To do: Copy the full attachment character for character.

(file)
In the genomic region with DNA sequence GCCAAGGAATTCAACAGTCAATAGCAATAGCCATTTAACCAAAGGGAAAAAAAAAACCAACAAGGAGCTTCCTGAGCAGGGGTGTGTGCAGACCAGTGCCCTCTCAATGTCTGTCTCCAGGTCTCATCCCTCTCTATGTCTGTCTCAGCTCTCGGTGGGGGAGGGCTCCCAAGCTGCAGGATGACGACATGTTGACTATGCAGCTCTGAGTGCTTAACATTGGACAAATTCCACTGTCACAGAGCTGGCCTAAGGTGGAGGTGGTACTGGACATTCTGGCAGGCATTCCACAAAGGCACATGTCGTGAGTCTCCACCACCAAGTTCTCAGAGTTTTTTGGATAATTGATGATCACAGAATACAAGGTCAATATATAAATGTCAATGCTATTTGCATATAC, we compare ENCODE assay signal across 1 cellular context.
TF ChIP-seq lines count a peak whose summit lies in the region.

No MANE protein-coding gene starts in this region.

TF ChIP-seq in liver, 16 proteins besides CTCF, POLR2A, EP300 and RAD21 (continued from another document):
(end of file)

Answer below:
In the genomic region with DNA sequence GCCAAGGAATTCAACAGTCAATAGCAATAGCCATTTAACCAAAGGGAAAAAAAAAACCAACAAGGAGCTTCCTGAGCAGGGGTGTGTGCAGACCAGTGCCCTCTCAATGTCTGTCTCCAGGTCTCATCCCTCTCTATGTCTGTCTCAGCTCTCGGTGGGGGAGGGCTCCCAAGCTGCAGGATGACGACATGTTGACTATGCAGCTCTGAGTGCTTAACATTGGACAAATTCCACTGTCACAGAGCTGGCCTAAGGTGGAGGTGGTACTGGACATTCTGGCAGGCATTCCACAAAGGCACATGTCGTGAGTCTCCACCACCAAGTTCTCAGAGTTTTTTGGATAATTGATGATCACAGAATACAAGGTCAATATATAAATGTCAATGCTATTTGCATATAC, we compare ENCODE assay signal across 1 cellular context.
TF ChIP-seq lines count a peak whose summit lies in the region.

No MANE protein-coding gene starts in this region.

TF ChIP-seq in liver, 16 proteins besides CTCF, POLR2A, EP300 and RAD21 (continued from another document):